Tuesday, March 13, 2012

Malawi Round 4: March 2012

I have been accused of not keeping this blog up to date, and it’s true. I’m not traveling any less; I just find that I have less to say these days, and even less to share. That this is a completely self-centered exercise is not lost on me. But my family keeps insisting and I’ve got some time on my hands, so here you go:

Here is what I want tell you about Malawi:

It’s rainy season. It was just getting started back in December, and I didn’t really face the full brunt of it. But now, oh now: it’s glorious. The world is green, the maize is high. Every day a beautiful cool, sunny morning dawns with large puffy clouds. By noon it is raining grey buckets, so loud against the tin roof of our office building that it is hard to hear so we fall silent, tapping away at our computers. It tapers, and in a few hours the skies clear again. By 5pm I am taking my evening stroll around the block, tracking red spots of clay onto my pant legs and toes. The evening is usually clear, cool. I sleep like child underneath a bright blue bed net, windows, open surrounded by the smell of freshly washed juniper bushes.

This time around I am staying in a two bedroom flat, not bigger than my own condo. It has a little yard with – I just noticed this – two clumps of lettuce and a small tomato plant growing in it. My first three days here I didn’t have electricity from 7-9pm and the TV only got four channels: TV guide, the All Koran-reading Channel, Closed Circuit Chinese Television and South African Mathematics. I also discovered that I mis-packed an important cord for the external CD drive to connect to my computer, so no movies, and the internet was only available by dongle, which my corporate computer wouldn’t let me download the software for. So, I read an entire book and went for two very long walks.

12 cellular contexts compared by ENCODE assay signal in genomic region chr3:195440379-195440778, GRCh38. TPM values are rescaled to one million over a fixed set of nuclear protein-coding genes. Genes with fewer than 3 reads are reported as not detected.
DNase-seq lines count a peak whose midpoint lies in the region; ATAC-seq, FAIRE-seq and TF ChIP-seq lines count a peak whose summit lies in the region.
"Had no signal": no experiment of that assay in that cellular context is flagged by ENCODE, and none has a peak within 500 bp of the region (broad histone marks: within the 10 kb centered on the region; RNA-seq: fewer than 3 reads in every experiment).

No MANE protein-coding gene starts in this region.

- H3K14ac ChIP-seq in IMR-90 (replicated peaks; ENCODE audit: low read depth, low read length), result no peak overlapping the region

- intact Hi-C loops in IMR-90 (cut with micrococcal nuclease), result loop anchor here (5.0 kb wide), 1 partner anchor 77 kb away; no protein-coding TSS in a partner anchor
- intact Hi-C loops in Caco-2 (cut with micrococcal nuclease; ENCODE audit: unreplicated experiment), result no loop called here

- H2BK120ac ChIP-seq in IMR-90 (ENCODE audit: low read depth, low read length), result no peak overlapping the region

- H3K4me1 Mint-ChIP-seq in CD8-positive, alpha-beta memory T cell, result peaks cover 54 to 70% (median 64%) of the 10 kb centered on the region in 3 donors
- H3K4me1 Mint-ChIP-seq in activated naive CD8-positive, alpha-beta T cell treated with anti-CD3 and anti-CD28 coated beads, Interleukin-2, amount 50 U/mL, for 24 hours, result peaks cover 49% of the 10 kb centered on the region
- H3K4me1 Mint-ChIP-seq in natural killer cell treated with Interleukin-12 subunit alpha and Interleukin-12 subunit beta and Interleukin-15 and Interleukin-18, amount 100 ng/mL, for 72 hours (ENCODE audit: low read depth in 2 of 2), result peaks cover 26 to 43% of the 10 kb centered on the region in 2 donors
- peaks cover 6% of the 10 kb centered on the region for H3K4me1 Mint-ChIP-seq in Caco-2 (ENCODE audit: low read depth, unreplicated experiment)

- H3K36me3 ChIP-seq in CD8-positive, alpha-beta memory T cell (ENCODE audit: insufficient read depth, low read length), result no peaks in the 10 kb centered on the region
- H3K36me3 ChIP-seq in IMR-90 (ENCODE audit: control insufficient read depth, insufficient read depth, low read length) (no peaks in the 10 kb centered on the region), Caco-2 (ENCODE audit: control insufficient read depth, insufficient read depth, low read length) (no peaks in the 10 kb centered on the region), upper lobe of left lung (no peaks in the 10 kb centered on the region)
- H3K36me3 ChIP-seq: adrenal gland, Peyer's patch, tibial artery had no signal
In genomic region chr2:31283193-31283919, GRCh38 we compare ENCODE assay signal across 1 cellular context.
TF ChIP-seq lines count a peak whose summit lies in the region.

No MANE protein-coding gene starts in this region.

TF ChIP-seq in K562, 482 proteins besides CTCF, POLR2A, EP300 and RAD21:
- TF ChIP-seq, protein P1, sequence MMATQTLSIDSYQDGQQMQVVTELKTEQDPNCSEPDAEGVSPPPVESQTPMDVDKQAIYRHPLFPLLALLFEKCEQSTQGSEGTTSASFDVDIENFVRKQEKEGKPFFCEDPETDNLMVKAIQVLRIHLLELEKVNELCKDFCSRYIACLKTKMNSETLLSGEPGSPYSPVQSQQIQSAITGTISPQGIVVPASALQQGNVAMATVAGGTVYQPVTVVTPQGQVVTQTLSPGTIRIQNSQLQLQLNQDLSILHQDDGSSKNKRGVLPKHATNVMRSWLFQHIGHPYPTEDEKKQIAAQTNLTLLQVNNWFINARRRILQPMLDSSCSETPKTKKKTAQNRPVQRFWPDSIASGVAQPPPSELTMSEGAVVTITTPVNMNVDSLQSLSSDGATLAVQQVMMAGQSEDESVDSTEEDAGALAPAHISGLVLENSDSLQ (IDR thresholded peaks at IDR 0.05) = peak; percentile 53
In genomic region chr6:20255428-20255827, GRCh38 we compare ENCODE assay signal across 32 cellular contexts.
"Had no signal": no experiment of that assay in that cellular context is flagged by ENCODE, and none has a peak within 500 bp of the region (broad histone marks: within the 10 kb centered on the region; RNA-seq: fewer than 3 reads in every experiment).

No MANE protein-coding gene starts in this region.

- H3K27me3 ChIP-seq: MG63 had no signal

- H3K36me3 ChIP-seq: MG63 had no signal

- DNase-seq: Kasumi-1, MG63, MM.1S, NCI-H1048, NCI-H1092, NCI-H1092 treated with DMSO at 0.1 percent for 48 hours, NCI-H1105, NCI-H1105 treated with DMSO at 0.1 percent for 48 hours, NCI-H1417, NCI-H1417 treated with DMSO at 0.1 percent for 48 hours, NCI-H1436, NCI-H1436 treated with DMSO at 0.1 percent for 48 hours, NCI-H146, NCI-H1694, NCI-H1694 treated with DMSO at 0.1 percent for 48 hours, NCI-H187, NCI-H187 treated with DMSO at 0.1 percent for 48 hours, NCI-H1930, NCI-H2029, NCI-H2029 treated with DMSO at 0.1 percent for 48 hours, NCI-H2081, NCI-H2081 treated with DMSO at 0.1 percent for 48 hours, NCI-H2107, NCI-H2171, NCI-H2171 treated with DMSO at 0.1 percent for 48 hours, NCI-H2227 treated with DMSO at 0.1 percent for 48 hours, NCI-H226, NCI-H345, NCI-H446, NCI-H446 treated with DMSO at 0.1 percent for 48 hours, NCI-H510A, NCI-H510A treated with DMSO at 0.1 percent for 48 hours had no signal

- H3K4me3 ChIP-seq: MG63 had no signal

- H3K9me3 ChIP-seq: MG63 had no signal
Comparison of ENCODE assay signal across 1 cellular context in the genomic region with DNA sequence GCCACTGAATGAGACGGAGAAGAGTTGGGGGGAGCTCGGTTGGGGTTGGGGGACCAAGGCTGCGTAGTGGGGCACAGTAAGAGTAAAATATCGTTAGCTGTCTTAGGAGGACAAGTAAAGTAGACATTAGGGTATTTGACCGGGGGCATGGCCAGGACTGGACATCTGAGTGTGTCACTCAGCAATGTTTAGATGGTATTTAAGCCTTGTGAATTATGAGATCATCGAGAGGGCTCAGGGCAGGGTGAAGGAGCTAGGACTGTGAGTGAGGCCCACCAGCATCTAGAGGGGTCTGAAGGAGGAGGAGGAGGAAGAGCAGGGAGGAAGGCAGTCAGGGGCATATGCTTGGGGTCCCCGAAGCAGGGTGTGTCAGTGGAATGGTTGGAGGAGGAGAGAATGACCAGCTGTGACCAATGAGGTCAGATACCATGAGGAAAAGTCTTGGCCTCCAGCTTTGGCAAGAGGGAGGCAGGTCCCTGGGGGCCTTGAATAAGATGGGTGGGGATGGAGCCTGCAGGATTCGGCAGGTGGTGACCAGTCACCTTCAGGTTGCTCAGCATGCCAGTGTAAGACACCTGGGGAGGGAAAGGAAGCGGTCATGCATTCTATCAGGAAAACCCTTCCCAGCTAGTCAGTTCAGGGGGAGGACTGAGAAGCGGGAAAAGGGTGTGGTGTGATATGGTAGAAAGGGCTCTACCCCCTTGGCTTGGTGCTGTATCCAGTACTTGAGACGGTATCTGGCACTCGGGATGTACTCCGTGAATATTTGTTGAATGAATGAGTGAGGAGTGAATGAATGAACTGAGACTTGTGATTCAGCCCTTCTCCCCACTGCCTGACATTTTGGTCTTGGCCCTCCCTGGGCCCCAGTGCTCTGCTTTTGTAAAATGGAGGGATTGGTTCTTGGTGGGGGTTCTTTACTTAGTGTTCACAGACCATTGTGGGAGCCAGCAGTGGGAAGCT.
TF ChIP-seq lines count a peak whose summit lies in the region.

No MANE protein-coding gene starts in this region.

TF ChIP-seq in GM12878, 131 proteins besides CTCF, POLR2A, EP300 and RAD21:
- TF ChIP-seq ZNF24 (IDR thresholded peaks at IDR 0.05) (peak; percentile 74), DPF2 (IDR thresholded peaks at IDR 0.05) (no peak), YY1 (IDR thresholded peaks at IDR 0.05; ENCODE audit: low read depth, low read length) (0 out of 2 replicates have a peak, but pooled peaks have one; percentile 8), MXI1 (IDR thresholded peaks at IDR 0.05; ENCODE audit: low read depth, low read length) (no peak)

During the week, I get picked up at 8am by the Country Manager who is an ex Seattle-accountant turned Peace Corps volunteer. While I am here I am his front-woman from headquarters, answering questions he would normally put in emails to us, explaining esoteric policies that, while they have purpose, have no defendable logic behind them when dismantled by the agile mind of an adult male.

We work until the work is done, often until about 8pm. It’s nice to feel a sense of accomplishment, and I don’t mind working hard. It’s also nice to work with a Country Manager who enjoys their work so much and is straighforward in his requests and follow ups. I read through and organize the feedback from six people on a 114 page End of Program evaluation in just two days. I get to listen to a radio program (in Chichewa) reminding our farmers to provide clean water to their cows regularly. Plus, each day I get to interact with new and old staff who are such lovely people, working with them is a joy.

Over the course of the week, things started to look up. The electricity stays on from Wednesday onward. Our team goes for margaritas on Friday. I got my variable pay (bonus) notice from HQ. My internet connectivity issue improves. I get better television (I am embarrassed at how much these things mean to me), including TLC - which I don't even get a home! I learn how to “top up” my electric meter (it’s pre-paid!) so that I only have to worry about government blackouts, not self-made ones. I’ve discovered that the key is to stay calm, be patient and ask questions.

Malawi is starting to feel like home.

1 comment:

Rose Connors said...

I too have been gone from the blogosphere for many ages, and am catching up and saying "hello".